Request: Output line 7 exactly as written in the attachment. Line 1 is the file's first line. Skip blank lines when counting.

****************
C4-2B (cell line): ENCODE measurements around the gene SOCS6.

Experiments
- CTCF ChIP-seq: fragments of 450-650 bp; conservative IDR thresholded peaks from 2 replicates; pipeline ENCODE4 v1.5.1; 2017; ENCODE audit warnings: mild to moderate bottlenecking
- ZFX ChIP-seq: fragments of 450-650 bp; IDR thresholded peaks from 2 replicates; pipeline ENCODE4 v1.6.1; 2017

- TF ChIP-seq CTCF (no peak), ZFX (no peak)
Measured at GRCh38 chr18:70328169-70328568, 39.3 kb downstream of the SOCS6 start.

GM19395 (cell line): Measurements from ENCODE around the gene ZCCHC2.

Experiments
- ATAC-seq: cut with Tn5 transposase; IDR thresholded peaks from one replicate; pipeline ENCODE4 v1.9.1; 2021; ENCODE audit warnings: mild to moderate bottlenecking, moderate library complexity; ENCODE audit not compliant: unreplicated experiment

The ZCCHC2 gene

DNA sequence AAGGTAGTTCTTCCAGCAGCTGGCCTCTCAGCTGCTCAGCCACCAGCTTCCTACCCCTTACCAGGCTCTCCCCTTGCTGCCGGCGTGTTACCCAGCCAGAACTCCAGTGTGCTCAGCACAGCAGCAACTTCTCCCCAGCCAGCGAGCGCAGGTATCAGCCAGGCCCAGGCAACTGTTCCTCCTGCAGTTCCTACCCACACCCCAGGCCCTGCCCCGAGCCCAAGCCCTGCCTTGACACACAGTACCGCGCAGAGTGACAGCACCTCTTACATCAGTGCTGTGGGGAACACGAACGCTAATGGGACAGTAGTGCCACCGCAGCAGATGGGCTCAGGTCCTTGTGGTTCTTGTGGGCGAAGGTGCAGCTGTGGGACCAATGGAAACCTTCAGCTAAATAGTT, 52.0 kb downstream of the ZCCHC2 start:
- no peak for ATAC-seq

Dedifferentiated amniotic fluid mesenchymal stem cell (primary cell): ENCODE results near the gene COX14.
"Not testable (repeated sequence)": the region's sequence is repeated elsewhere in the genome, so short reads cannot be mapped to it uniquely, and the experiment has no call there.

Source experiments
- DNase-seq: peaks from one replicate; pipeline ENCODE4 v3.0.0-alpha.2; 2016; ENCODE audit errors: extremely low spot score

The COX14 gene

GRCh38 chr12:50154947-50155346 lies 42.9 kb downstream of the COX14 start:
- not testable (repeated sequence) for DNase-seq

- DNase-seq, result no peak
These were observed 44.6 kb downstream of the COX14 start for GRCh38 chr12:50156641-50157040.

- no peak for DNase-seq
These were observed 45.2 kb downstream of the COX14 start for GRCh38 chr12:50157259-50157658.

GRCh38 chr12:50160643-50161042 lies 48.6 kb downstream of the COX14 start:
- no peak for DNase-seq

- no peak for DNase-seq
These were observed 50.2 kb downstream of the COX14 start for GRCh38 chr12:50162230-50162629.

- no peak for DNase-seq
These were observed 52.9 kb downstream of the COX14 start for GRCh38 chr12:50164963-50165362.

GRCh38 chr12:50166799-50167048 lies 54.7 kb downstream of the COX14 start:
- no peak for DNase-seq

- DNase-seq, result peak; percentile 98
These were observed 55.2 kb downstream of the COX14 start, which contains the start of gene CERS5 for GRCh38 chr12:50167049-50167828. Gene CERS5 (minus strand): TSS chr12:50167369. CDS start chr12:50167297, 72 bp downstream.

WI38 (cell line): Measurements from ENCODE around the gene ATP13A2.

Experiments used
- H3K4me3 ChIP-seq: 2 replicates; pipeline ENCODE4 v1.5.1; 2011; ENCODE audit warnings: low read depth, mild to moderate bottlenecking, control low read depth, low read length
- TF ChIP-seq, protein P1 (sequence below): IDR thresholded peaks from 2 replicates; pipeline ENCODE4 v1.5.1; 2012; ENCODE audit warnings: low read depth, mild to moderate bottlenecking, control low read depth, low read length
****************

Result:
GM19395 (cell line): Measurements from ENCODE around the gene ZCCHC2.